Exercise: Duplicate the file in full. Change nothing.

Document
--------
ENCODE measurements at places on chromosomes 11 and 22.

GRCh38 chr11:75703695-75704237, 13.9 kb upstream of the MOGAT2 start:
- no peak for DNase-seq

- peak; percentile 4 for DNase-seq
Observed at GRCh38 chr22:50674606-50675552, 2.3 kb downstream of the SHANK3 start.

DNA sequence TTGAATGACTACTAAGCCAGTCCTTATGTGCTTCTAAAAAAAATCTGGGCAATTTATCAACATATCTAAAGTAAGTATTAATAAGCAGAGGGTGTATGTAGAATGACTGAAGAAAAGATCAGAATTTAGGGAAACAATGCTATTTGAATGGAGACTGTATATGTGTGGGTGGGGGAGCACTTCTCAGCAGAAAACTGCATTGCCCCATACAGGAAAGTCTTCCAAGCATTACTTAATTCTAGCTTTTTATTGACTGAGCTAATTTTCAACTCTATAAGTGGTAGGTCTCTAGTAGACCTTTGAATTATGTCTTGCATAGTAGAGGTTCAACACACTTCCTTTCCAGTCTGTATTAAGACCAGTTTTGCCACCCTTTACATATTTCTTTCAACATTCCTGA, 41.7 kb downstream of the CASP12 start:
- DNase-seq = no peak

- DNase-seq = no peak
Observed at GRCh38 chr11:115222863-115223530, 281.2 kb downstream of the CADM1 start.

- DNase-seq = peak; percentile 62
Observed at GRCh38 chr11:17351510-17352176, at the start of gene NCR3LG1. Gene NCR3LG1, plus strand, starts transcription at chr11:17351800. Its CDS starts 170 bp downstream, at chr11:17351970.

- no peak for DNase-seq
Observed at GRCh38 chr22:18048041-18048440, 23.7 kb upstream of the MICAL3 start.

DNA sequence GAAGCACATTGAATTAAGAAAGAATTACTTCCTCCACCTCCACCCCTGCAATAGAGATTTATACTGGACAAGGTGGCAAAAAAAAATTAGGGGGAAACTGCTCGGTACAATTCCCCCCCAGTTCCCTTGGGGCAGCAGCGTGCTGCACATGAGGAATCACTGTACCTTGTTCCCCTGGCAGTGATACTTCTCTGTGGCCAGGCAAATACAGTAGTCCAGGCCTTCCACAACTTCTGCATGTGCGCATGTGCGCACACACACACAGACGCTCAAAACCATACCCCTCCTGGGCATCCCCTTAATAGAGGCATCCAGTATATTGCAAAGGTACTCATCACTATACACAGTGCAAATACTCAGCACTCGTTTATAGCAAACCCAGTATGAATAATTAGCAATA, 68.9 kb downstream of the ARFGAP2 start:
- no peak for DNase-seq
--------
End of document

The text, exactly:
ENCODE measurements at places on chromosomes 11 and 22.

GRCh38 chr11:75703695-75704237, 13.9 kb upstream of the MOGAT2 start:
- no peak for DNase-seq

- peak; percentile 4 for DNase-seq
Observed at GRCh38 chr22:50674606-50675552, 2.3 kb downstream of the SHANK3 start.

DNA sequence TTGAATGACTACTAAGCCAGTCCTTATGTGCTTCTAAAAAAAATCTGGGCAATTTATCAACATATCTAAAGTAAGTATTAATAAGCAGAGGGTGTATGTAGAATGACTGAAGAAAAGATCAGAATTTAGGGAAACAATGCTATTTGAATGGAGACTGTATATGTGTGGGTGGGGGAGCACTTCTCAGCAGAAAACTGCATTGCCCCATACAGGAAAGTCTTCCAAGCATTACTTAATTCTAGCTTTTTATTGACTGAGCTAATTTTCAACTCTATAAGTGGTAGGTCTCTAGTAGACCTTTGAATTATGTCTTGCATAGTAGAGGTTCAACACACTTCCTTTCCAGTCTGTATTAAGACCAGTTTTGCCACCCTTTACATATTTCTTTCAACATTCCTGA, 41.7 kb downstream of the CASP12 start:
- DNase-seq = no peak

- DNase-seq = no peak
Observed at GRCh38 chr11:115222863-115223530, 281.2 kb downstream of the CADM1 start.

- DNase-seq = peak; percentile 62
Observed at GRCh38 chr11:17351510-17352176, at the start of gene NCR3LG1. Gene NCR3LG1, plus strand, starts transcription at chr11:17351800. Its CDS starts 170 bp downstream, at chr11:17351970.

- no peak for DNase-seq
Observed at GRCh38 chr22:18048041-18048440, 23.7 kb upstream of the MICAL3 start.

DNA sequence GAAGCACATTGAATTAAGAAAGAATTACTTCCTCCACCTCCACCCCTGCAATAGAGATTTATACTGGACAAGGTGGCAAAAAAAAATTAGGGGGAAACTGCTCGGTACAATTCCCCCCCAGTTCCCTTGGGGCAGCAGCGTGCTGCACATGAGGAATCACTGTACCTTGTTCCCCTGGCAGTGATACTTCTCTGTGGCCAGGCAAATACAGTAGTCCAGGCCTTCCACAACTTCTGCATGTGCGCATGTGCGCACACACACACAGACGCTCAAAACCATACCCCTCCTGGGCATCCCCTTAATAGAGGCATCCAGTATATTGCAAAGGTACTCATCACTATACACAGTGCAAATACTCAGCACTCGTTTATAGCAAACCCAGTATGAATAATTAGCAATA, 68.9 kb downstream of the ARFGAP2 start:
- no peak for DNase-seq